by Peter Stanford
All religions have their prayers, ceremonies and rites of passage. Their purpose is to forge a link between humankind and the gods, to provide a forum for spiritual exploration, and to remind individual believers that they are part of something bigger than themselves, both in their own times, and throughout history.
For many believers, the prayers, rites and rituals of their faith give shape to their lives. The sacraments of Christianity follow the landmarks of an individual’s life from birth, through adulthood and on to death. For Muslims, praying five times a day is one of the five practices known as the ‘Pillars’ of Islam.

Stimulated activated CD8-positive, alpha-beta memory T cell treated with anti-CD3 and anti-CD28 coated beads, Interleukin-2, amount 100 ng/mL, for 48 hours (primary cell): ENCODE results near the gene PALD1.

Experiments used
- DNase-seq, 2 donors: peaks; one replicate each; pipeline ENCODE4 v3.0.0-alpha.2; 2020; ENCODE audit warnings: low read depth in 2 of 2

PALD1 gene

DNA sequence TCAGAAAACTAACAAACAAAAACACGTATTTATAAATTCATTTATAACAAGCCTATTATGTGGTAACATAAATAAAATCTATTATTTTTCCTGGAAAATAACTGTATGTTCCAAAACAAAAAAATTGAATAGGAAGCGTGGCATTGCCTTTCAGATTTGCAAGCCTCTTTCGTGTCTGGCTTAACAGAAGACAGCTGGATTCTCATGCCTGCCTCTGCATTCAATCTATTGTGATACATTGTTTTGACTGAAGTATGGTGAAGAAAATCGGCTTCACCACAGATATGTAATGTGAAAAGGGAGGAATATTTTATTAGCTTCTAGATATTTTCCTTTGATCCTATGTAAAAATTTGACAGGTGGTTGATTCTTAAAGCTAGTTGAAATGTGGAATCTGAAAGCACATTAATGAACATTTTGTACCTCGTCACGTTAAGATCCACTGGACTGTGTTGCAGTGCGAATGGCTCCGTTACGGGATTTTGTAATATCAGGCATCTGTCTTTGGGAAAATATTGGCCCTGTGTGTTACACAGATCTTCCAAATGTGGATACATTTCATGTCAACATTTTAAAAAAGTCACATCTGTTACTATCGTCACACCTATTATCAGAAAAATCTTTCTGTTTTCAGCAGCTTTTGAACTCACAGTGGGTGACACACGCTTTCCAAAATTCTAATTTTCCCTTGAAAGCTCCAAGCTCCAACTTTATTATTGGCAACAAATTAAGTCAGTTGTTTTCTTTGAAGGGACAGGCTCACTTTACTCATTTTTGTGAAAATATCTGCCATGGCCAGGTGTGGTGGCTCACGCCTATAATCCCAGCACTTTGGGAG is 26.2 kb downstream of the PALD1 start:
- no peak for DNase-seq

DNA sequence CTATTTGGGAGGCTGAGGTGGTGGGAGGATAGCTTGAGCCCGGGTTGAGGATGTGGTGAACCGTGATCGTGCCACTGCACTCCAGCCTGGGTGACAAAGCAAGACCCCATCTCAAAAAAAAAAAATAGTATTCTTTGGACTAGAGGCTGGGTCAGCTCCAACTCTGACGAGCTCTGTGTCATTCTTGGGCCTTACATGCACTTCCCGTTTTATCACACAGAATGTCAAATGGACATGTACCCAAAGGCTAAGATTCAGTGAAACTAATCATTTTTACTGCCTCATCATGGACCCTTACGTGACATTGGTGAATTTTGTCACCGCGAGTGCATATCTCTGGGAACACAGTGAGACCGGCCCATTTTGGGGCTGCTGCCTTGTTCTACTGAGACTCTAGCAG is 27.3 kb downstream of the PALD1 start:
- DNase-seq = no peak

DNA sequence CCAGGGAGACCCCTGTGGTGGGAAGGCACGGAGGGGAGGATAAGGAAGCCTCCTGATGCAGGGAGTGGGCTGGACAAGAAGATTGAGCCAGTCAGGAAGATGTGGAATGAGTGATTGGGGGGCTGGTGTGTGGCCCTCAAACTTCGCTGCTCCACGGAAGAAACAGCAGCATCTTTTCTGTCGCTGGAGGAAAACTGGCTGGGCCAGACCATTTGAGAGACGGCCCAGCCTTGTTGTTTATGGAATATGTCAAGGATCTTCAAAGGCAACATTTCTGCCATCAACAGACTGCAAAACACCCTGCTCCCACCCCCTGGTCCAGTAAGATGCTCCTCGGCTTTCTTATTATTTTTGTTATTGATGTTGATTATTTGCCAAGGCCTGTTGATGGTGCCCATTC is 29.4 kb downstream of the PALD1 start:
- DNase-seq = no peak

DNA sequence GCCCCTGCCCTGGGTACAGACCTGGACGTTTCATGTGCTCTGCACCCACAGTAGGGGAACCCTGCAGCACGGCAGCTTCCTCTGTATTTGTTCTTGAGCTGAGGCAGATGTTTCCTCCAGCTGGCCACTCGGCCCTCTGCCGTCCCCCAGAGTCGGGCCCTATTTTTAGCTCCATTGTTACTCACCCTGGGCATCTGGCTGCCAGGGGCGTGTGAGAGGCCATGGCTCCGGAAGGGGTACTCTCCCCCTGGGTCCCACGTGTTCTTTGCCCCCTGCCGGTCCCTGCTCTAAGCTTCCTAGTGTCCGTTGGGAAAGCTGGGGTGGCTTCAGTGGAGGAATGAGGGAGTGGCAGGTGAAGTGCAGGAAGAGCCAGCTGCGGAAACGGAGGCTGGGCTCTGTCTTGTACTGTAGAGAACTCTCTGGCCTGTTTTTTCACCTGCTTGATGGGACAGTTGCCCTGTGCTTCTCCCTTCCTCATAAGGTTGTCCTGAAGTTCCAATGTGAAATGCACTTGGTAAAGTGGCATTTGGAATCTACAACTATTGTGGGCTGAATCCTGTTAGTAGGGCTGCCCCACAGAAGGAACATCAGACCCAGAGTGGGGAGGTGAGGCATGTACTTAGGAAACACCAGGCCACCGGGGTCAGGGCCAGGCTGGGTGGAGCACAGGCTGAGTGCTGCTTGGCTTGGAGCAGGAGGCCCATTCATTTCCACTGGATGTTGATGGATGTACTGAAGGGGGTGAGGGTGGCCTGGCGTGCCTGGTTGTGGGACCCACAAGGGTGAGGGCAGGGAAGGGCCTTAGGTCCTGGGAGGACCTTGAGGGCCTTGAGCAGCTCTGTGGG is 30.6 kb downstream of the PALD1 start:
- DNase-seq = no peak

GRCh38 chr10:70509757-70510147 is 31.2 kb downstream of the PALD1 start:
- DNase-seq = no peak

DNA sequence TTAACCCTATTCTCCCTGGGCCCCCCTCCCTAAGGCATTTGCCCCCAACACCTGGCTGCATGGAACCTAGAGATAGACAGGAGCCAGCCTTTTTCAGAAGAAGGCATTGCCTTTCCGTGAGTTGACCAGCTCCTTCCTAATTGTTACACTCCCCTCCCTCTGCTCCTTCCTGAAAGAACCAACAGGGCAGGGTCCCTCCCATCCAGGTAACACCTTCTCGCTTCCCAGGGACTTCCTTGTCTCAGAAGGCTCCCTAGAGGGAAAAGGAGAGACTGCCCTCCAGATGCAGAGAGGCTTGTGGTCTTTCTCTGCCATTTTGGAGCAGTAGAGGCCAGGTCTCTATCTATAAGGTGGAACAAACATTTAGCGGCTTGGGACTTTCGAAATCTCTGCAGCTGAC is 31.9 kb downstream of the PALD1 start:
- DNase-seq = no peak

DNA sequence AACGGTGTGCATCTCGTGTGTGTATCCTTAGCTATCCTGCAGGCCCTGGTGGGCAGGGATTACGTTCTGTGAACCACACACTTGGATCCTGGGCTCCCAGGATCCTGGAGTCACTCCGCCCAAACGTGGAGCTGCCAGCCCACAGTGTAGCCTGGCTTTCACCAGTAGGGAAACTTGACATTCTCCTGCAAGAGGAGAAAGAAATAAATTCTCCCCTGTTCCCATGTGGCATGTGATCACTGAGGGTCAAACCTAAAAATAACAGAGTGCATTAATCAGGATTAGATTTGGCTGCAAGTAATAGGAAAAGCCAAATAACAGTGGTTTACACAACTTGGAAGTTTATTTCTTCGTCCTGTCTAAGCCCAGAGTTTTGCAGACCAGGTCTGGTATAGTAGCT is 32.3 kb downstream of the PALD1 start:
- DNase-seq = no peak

The time-honoured formulas of words found in prayers, said among fellow believers, in a familiar setting, are often as treasured as the theology or insights of a religion. Prayers and passages from sacred books, regularly read aloud to congregations, or chanted by those taking part in some Eastern religious traditions, distil the essence of the faith, and this was important in times when the majority of hearers were illiterate. As Christians intone the Apostles’ creed, or Credo, they state and absorb a compressed version of the key doctrines of their Church. Historically this process was known by the Latin phrase, Lex orandi, lex credendi, which translates as ‘the law of prayer is the law of belief’. More simply, what you say out loud in a rite or ritual is what you believe.
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